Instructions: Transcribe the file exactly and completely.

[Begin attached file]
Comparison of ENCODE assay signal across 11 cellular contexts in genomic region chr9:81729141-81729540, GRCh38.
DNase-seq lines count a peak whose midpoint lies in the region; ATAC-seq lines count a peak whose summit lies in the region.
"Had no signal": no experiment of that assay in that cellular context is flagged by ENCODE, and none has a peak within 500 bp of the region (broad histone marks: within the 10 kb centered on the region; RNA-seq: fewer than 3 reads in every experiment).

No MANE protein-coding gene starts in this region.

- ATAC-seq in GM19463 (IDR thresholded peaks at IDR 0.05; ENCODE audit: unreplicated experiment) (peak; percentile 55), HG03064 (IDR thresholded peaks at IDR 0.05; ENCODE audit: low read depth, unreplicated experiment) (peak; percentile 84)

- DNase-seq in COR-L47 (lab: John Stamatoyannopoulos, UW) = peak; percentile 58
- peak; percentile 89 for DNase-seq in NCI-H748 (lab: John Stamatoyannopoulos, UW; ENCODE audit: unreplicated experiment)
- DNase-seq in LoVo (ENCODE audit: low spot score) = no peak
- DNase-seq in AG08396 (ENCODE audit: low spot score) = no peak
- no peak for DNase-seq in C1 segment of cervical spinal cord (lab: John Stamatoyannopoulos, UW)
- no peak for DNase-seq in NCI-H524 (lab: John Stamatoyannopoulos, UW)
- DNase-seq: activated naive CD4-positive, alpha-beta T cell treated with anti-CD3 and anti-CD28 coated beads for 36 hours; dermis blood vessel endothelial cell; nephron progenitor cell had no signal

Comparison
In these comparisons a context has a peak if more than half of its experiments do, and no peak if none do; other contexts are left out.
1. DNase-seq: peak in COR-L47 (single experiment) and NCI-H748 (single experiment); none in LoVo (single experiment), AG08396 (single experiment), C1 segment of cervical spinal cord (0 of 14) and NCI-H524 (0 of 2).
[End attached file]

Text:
Comparison of ENCODE assay signal across 11 cellular contexts in genomic region chr9:81729141-81729540, GRCh38.
DNase-seq lines count a peak whose midpoint lies in the region; ATAC-seq lines count a peak whose summit lies in the region.
"Had no signal": no experiment of that assay in that cellular context is flagged by ENCODE, and none has a peak within 500 bp of the region (broad histone marks: within the 10 kb centered on the region; RNA-seq: fewer than 3 reads in every experiment).

No MANE protein-coding gene starts in this region.

- ATAC-seq in GM19463 (IDR thresholded peaks at IDR 0.05; ENCODE audit: unreplicated experiment) (peak; percentile 55), HG03064 (IDR thresholded peaks at IDR 0.05; ENCODE audit: low read depth, unreplicated experiment) (peak; percentile 84)

- DNase-seq in COR-L47 (lab: John Stamatoyannopoulos, UW) = peak; percentile 58
- peak; percentile 89 for DNase-seq in NCI-H748 (lab: John Stamatoyannopoulos, UW; ENCODE audit: unreplicated experiment)
- DNase-seq in LoVo (ENCODE audit: low spot score) = no peak
- DNase-seq in AG08396 (ENCODE audit: low spot score) = no peak
- no peak for DNase-seq in C1 segment of cervical spinal cord (lab: John Stamatoyannopoulos, UW)
- no peak for DNase-seq in NCI-H524 (lab: John Stamatoyannopoulos, UW)
- DNase-seq: activated naive CD4-positive, alpha-beta T cell treated with anti-CD3 and anti-CD28 coated beads for 36 hours; dermis blood vessel endothelial cell; nephron progenitor cell had no signal

Comparison
In these comparisons a context has a peak if more than half of its experiments do, and no peak if none do; other contexts are left out.
1. DNase-seq: peak in COR-L47 (single experiment) and NCI-H748 (single experiment); none in LoVo (single experiment), AG08396 (single experiment), C1 segment of cervical spinal cord (0 of 14) and NCI-H524 (0 of 2).